“Computer security experts found no evidence that sensitive e-mails or files from the reporting of our articles about the Wen family were accessed, downloaded or copied,” said Jill Abramson, executive editor of The Times.What makes the above laughable is the admission three paragraphs later:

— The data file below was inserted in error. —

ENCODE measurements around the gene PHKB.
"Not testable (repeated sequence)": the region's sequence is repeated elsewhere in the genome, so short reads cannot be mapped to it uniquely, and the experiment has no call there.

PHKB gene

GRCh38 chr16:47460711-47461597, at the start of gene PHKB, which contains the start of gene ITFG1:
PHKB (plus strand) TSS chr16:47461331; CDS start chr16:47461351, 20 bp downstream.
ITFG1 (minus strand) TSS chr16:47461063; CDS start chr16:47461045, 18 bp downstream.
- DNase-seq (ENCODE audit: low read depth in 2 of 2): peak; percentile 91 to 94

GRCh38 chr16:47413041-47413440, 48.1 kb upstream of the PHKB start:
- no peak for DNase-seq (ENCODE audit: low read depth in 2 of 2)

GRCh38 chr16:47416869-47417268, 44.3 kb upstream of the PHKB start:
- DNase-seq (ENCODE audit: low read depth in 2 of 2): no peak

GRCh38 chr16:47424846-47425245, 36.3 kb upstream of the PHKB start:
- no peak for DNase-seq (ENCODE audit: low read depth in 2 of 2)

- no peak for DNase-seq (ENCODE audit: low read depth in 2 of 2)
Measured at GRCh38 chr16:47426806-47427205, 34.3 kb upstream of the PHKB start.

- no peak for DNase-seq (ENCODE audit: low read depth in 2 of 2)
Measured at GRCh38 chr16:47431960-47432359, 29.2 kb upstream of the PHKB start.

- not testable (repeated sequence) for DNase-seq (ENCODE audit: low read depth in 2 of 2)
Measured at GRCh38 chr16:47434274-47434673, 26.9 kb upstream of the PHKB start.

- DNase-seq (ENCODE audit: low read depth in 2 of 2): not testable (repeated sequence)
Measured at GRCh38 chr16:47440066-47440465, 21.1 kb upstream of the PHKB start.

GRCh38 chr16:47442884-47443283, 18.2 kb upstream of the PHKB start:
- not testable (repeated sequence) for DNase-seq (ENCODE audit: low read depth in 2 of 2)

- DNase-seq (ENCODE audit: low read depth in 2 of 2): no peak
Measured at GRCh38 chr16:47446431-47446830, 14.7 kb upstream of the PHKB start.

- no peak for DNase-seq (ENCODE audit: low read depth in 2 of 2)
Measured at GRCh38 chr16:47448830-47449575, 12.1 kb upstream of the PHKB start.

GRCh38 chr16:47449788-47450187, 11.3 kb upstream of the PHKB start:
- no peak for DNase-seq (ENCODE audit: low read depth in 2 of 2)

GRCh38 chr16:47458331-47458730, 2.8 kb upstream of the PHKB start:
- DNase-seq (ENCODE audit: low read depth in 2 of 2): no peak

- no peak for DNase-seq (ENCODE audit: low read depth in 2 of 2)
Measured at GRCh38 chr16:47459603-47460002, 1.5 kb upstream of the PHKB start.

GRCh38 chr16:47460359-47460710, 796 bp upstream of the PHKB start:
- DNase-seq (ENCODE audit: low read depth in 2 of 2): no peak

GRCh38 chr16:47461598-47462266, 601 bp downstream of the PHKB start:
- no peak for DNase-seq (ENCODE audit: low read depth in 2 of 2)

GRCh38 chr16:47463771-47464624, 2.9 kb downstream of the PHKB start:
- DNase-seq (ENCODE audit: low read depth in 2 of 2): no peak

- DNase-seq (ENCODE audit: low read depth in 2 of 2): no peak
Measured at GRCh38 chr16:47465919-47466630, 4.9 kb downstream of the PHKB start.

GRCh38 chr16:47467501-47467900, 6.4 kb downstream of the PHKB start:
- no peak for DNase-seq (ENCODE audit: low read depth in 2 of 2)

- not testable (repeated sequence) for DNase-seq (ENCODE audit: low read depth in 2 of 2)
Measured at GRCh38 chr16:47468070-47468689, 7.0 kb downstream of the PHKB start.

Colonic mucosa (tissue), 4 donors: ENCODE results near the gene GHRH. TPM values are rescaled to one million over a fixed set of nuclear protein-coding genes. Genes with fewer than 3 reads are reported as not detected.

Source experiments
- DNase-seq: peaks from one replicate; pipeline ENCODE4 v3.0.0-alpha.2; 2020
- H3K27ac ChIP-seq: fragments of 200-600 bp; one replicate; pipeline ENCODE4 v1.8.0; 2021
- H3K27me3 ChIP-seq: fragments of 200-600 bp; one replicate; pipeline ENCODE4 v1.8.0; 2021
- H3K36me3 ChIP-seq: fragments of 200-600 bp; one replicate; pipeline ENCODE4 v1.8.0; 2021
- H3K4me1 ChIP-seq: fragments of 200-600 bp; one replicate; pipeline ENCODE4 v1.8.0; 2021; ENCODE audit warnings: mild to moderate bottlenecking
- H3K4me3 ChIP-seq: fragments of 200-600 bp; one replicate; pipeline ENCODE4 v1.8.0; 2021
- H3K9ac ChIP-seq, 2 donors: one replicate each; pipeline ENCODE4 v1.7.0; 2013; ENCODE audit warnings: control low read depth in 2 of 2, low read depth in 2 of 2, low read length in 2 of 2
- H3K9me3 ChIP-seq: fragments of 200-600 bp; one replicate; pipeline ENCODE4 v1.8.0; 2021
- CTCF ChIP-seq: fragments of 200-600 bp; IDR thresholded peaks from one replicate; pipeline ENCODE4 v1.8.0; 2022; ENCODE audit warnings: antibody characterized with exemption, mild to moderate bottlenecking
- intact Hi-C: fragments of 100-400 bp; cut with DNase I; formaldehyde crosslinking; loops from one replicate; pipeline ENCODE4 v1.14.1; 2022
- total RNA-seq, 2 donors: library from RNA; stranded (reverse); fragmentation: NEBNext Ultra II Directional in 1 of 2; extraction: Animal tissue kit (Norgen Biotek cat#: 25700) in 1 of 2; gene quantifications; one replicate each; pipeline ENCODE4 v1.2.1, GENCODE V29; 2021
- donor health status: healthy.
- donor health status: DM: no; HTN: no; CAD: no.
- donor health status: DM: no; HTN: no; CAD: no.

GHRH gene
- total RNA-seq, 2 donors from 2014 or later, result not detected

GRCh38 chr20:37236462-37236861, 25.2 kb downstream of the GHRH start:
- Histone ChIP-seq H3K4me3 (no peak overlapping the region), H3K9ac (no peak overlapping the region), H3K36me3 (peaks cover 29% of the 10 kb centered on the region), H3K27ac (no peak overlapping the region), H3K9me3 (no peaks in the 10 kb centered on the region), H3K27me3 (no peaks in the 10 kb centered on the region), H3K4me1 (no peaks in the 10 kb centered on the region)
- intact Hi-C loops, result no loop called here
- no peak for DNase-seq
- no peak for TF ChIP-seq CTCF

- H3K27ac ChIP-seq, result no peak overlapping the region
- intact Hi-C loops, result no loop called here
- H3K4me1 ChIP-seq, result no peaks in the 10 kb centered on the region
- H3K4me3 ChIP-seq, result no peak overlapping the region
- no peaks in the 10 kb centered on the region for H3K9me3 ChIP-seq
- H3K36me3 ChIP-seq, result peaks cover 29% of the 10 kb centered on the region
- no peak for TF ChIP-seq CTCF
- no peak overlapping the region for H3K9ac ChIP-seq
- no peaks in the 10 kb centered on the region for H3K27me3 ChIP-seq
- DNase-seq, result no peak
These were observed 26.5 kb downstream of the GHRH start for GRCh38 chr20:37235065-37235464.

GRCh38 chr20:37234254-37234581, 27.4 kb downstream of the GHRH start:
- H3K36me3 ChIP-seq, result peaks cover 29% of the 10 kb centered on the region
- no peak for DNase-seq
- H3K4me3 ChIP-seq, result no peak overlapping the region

Security experts found evidence that the hackers stole the corporate passwords for every Times employee and used those to gain access to the personal computers of 53 employees, most of them outside The Times’s newsroom. Experts found no evidence that the intruders used the passwords to seek information that was not related to the reporting on the Wen family.Yeah, right. Much of the story highlights how clever "security experts" and the NYT were in playing defense. The rest of the story outlines other cyberwar exploits. None of the story recognizes the obvious. With due respect, a game plan dedicated 100% to playing defense is flawed on too many levels to enumerate. Too bad "America's newspaper of record" hasn't considered a dialogue about offensive options beyond a bloated federal bureaucracy that can't even secure itself. Too bad we can't publicly debate the merits of unleashing the real creativity and strength of America—licensed and bonded privateers (a la the Revolutionary War) who adhere to the Privateer Code (see www.CyberPrivateer.com)—to put a stop to hackers and bad-cyber-citizen governments and their exploits.